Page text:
Mike Elk in Canton
They came in school buses, hot rods, church vans and motorcycles, with license plates from Missouri, Texas, North Carolina, Illinois and Pennsylvania. A delegation of a dozen Nissan workers even came from Brazil, to support United Automobile Workers (UAW) activists who have faced illegal retaliation in a 13-year struggle to unionize the Japanese giant’s 5,000 workers in Mississippi.
“I feel their pain because we have been through the same thing with Mercedes,” said Kirk Garner of Vance of Alabama, who has been part of the decade-long UAW effort to unionize there.
Two weeks after the defeat of the Machinists Union at Boeing in South Carolina, an estimated 5,000 southern union activists gathered in Canton to lay the foundation of what they hope will be the large-scale community movements necessary to defeat anti-union forces nationwide – and in the White House.
Community support is proving essential for union drives, as companies use politicians and expensive media buys to counter such campaigns. In South Carolina, Boeing spent $485,000 on TV ads and politicians warned that a successful union drive would discourage other companies from moving to the region. In 2014, anti-union forces used a similar strategy to defeat a high-profile attempt to unionize Volkswagen in Chattanooga. In Mississippi, as the UAW seeks a vote, Nissan has begun airing its own anti-union ads this week. The UAW claims that the company has told staff that if they unionize, the plant will move to Mexico. The company has denied the charge.
In an email to the Guardian on Sunday, Nissan corporate communications manager Parul Bajaj said “the allegations made by the union are totally false” and accused the UAW of a “campaign to pressure the company into recognizing a union, even without employee support”.
High-profile company ad campaigns can turn communities against unions. Workers often face not just intimidation from their bosses but also peer pressure from friends and neighbors, who warn of harm to the local economy. “I don’t think the pressure was as intense as it is now,” said GM worker John W Hill Jr, who was part of the first successful UAW effort to unionize workers in the south, 41 years ago at a GM plant in Monroe, Louisiana. “In 1976, there wasn’t the harsh anti-union sentiment that is so prevalent over the country right now … We didn’t have all the politicians and everybody against us.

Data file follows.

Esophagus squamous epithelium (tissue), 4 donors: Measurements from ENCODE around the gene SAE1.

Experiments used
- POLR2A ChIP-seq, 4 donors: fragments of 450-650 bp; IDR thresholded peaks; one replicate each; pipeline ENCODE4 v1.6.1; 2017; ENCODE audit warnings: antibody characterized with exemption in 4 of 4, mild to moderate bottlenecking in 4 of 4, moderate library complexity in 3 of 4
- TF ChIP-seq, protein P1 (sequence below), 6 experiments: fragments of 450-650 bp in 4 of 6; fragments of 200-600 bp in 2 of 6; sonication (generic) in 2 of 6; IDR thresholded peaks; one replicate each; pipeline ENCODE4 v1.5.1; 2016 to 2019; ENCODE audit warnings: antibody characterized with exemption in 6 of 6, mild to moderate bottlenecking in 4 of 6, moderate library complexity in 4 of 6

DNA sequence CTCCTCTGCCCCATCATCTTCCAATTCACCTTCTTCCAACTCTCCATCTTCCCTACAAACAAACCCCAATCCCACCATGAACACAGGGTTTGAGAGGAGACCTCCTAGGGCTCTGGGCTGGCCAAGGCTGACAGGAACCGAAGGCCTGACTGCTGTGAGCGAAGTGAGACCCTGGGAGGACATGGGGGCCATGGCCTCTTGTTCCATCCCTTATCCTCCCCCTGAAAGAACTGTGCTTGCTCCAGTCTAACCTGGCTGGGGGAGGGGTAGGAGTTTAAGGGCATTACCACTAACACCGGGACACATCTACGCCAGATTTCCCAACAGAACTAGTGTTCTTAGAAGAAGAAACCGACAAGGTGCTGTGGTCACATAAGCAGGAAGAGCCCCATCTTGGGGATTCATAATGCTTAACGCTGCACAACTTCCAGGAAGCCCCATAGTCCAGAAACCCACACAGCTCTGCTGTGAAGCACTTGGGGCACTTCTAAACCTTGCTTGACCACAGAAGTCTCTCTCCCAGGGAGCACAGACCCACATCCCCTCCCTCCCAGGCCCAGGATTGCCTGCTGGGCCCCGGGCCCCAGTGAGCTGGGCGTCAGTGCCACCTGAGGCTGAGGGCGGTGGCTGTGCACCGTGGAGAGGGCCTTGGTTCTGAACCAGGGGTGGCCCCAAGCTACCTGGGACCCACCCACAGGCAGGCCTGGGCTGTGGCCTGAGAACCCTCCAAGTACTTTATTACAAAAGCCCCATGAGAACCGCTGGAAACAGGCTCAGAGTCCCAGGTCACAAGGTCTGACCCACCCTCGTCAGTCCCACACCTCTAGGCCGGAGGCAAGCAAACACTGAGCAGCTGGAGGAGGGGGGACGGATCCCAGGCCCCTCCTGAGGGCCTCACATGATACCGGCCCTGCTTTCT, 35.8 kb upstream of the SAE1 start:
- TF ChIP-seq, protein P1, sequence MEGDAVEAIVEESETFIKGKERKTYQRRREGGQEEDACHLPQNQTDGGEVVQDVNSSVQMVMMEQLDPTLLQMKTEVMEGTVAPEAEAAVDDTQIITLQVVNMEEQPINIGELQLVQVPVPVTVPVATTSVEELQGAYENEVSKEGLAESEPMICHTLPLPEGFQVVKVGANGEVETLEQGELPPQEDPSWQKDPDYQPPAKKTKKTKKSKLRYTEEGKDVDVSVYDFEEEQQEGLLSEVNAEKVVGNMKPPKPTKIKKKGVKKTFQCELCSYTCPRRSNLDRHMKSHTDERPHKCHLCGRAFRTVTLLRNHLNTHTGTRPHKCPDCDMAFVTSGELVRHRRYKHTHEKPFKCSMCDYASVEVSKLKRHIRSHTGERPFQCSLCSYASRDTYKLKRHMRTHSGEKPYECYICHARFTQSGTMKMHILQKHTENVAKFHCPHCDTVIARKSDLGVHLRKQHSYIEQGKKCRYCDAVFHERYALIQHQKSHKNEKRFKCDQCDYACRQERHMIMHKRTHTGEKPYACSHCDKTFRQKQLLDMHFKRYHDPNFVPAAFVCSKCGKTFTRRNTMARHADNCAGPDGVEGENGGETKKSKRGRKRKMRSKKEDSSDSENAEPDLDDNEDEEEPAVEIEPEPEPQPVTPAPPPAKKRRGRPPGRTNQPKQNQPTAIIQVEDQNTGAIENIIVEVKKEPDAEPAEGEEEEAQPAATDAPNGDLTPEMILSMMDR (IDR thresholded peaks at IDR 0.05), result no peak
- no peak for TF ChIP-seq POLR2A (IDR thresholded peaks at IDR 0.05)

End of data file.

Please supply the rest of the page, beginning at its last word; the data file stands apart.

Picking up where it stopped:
“I hope whenever the [Nissan] election is that they vote yes. But deep down inside, I think there is so much fear here and disconnect that I just don’t think [they will].” Hill was interrupted by a Nissan worker with a toddler on his shoulders: “Nah man, we got this, we got this. We are gonna beat them.” As they marched on the plant on an unusually warm March day, workers sang: “We are ready, We are ready, We are ready, Nissan.” They have organized a community coalition, the Mississippi Alliance for Fairness at Nissan, that includes #BlackLivesMatter activists, church groups, the Sierra Club, the American Civil Liberties Union and the National Association for the Advancement of Colored People. The coalition is calling for a mobilization not seen in the south since the civil rights movement of the 1960s. More than 80% of Nissan’s workers in Canton are black. A win at Nissan could be a game-changer. On Saturday, they had a guest speaker.
“If we can win here at Nissan, you will give a tremendous bolt of confidence to working people all over this country” Bernie Sanders told a crowd of 5,000. “If you can stand up to a powerful multinational corporation in Canton, Mississippi, workers all over this country will say, ‘We can do it too.’”
‘We know a union could help’
Out of 43 of Nissan plants worldwide, 40 are unionized. The only plants that are one in Canton, Mississippi and two in Tennessee. Workers say the lack of a union makes a difference. Bajaj said Nissan “respects and supports” employees’ decisions about who represents them. Many employees in Canton say they make less than $15 an hour, with starting wages for some at $13.46 an hour. Workers say they make $2 less each hour than those in Smyrna, where Nissan faces competition from unionized GM factories.